Sustainable products for sustainable success: Spin-knit technology is presented to expert forum

Innovative, future-oriented ideas for improved efficiency as a key distinguishing feature in the highly competitive textile industry was the central topic presented to the audience from different perspectives at the Chamber of Industry and Commerce (IHK) in Albstadt at the end of November.

The Technical Textiles Cluster of the Reutlingen, Tübingen and Zollernalb IHK invited members to an afternoon textiles expert forum on energy efficiency and new technology. The invitation was taken up by representatives of the entire textiles value chain in a region with a longstanding, chequered textile industry tradition.

The presentation included a process, a knitting needle and a machine. What all three had in common was that their use helps to save energy and to increase the efficiency of the respective process. Klaus Weireter of Ingenieurbüro Weucon explained how he sets about optimising – and thereby reducing – the use of energy at textiles companies. Roland Simmendinger, head of development at Groz-Beckert, explained why and how a knitting needle can make a (significant) contribution to reducing a machine’s CO2 emissions and at the same time improve its running properties. Michael A. Tuschak, in charge of spinitsystems® marketing and sales at circular knitting machine manufacturer Mayer & Cie., presented his company’s spin-knit technology. Compared with conventional technology, spinitsystems® uses around a third less energy, takes up much less space and generates less waste and less CO2.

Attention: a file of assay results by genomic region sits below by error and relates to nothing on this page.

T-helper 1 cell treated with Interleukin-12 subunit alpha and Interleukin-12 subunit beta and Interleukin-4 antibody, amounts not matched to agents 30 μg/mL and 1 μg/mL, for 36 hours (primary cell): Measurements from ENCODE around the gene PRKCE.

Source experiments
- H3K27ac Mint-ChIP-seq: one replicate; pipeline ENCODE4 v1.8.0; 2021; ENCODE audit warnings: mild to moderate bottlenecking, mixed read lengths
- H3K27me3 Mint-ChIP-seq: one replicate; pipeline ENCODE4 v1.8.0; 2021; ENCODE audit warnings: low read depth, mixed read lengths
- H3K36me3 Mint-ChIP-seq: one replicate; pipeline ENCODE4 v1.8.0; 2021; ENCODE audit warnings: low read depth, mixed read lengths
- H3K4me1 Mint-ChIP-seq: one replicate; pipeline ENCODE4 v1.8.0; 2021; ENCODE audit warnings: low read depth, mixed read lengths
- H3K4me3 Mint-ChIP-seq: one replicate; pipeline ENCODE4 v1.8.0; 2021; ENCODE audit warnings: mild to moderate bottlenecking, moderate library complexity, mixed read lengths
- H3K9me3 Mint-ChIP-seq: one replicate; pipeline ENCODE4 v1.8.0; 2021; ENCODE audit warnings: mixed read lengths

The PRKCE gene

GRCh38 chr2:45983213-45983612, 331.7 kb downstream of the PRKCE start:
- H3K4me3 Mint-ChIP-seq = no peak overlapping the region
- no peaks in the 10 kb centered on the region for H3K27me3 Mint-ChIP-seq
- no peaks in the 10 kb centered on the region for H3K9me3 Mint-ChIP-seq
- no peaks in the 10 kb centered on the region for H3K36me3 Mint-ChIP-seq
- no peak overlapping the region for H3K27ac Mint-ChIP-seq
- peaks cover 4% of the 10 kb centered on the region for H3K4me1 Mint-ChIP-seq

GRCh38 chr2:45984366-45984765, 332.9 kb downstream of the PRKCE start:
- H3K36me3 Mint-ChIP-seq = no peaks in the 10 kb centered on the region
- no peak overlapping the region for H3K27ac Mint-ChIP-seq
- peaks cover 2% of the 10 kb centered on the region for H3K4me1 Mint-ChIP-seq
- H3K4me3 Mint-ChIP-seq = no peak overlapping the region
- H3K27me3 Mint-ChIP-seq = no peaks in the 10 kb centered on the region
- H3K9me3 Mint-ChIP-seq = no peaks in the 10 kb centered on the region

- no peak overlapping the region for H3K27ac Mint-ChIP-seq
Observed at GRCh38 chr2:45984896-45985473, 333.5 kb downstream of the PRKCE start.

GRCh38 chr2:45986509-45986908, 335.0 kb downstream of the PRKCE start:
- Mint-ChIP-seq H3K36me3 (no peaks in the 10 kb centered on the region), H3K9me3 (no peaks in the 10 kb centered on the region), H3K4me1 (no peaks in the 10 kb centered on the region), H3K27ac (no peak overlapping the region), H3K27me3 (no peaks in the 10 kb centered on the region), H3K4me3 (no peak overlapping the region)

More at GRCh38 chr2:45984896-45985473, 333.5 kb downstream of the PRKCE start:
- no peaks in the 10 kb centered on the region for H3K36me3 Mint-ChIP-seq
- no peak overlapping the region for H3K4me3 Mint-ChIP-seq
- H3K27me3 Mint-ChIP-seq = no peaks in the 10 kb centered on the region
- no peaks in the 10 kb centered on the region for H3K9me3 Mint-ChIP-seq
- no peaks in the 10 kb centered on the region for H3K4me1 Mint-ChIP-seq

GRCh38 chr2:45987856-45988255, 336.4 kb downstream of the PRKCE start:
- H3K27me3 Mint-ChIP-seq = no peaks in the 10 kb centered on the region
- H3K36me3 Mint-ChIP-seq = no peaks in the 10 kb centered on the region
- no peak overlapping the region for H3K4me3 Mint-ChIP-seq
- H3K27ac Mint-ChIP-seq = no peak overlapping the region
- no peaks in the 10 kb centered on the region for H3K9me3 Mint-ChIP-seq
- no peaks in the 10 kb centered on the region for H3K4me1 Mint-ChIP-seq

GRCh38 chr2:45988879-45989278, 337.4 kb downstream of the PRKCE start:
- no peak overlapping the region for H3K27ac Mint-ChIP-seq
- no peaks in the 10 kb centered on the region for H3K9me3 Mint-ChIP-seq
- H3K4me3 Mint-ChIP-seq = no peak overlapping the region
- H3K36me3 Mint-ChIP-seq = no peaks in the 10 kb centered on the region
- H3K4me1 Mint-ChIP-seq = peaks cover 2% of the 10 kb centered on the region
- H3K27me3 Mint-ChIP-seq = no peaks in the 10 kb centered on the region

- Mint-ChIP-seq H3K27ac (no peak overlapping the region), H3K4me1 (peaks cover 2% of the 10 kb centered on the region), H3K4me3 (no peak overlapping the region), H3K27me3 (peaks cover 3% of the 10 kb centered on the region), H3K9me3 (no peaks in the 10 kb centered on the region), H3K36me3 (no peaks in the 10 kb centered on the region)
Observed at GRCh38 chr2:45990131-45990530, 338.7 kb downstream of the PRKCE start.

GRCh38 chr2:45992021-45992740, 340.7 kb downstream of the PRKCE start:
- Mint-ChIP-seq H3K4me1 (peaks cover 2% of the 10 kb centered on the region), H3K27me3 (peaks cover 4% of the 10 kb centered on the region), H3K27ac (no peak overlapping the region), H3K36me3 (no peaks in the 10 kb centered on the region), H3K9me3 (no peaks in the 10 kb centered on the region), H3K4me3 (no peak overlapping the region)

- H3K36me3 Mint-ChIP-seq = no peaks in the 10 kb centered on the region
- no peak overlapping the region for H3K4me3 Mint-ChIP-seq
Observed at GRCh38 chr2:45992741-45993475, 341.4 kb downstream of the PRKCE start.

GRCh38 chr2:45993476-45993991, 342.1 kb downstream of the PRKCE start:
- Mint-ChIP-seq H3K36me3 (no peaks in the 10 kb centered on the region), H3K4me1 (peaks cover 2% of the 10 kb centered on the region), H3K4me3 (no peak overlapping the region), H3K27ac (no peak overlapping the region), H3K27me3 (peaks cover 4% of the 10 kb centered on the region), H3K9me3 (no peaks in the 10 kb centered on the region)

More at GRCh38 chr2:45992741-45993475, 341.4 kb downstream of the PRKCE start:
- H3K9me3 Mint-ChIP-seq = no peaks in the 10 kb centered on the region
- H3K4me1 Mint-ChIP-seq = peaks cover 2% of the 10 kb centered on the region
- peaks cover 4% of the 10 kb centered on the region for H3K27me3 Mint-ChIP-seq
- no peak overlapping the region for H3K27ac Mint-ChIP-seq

Why sustainability is so important and cannot be an empty promise from a business point of view was summarised by Klaus Weireter as follows: “You can only hold your own in the market in the long term if your processes and the products you supply are efficient. Where energy is concerned, efficient also means sustainable. So you can no longer afford not to be sustainable.”

That sustainability has gained significantly in importance across the entire market was an impression that visitors to this year’s ITMA brought back from the textile machinery fair in Milan. “In contrast to, say, ten years or so ago, customers really are actively asking for and about the new, eco-friendly technologies. Where the customers come from is immaterial. Energy has become a cost factor all over the world,” Michael A. Tuschak said.


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